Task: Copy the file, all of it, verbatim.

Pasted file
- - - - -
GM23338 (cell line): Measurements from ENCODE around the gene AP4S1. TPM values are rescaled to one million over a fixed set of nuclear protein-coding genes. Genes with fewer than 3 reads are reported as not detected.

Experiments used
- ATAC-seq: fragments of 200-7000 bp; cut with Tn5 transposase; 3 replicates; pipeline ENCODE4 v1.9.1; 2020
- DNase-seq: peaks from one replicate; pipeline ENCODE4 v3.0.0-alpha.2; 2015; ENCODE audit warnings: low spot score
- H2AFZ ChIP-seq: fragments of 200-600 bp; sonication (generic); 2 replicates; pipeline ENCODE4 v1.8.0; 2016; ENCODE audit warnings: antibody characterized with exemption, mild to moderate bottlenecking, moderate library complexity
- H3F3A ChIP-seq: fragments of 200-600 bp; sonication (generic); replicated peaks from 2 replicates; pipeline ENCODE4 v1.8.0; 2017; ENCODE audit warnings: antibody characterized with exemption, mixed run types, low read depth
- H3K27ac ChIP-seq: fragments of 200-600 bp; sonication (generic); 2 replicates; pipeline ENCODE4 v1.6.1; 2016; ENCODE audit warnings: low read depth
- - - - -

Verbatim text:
GM23338 (cell line): Measurements from ENCODE around the gene AP4S1. TPM values are rescaled to one million over a fixed set of nuclear protein-coding genes. Genes with fewer than 3 reads are reported as not detected.

Experiments used
- ATAC-seq: fragments of 200-7000 bp; cut with Tn5 transposase; 3 replicates; pipeline ENCODE4 v1.9.1; 2020
- DNase-seq: peaks from one replicate; pipeline ENCODE4 v3.0.0-alpha.2; 2015; ENCODE audit warnings: low spot score
- H2AFZ ChIP-seq: fragments of 200-600 bp; sonication (generic); 2 replicates; pipeline ENCODE4 v1.8.0; 2016; ENCODE audit warnings: antibody characterized with exemption, mild to moderate bottlenecking, moderate library complexity
- H3F3A ChIP-seq: fragments of 200-600 bp; sonication (generic); replicated peaks from 2 replicates; pipeline ENCODE4 v1.8.0; 2017; ENCODE audit warnings: antibody characterized with exemption, mixed run types, low read depth
- H3K27ac ChIP-seq: fragments of 200-600 bp; sonication (generic); 2 replicates; pipeline ENCODE4 v1.6.1; 2016; ENCODE audit warnings: low read depth